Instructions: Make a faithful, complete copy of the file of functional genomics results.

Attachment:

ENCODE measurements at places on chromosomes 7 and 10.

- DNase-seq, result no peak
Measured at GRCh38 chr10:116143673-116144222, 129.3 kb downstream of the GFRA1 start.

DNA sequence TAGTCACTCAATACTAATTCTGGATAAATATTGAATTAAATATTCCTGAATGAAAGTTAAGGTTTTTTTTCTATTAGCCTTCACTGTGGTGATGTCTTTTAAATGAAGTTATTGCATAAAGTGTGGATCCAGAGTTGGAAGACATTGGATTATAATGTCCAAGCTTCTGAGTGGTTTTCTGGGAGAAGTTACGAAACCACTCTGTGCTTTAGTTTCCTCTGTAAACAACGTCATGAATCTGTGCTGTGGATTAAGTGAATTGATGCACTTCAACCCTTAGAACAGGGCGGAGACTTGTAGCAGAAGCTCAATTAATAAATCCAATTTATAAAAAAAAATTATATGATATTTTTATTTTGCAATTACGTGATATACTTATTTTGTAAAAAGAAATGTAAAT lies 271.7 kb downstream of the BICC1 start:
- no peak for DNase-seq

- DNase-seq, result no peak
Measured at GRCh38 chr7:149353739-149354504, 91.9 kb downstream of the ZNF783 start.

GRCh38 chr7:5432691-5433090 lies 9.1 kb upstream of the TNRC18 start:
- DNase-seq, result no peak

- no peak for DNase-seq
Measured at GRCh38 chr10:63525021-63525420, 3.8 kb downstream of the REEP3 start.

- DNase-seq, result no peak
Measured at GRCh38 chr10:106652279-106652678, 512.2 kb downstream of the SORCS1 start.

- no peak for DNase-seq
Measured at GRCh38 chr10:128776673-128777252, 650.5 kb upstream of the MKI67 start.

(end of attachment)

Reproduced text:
ENCODE measurements at places on chromosomes 7 and 10.

- DNase-seq, result no peak
Measured at GRCh38 chr10:116143673-116144222, 129.3 kb downstream of the GFRA1 start.

DNA sequence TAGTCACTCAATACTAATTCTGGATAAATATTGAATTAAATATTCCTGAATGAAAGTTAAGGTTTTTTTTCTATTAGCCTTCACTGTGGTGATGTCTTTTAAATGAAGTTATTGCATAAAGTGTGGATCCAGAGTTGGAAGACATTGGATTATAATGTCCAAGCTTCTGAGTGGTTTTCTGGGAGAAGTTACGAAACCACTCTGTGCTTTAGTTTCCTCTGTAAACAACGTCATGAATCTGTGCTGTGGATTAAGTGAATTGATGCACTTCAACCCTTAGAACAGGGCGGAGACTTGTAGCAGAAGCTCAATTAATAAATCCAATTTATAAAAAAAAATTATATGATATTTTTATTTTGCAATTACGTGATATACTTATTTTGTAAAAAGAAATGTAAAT lies 271.7 kb downstream of the BICC1 start:
- no peak for DNase-seq

- DNase-seq, result no peak
Measured at GRCh38 chr7:149353739-149354504, 91.9 kb downstream of the ZNF783 start.

GRCh38 chr7:5432691-5433090 lies 9.1 kb upstream of the TNRC18 start:
- DNase-seq, result no peak

- no peak for DNase-seq
Measured at GRCh38 chr10:63525021-63525420, 3.8 kb downstream of the REEP3 start.

- DNase-seq, result no peak
Measured at GRCh38 chr10:106652279-106652678, 512.2 kb downstream of the SORCS1 start.

- no peak for DNase-seq
Measured at GRCh38 chr10:128776673-128777252, 650.5 kb upstream of the MKI67 start.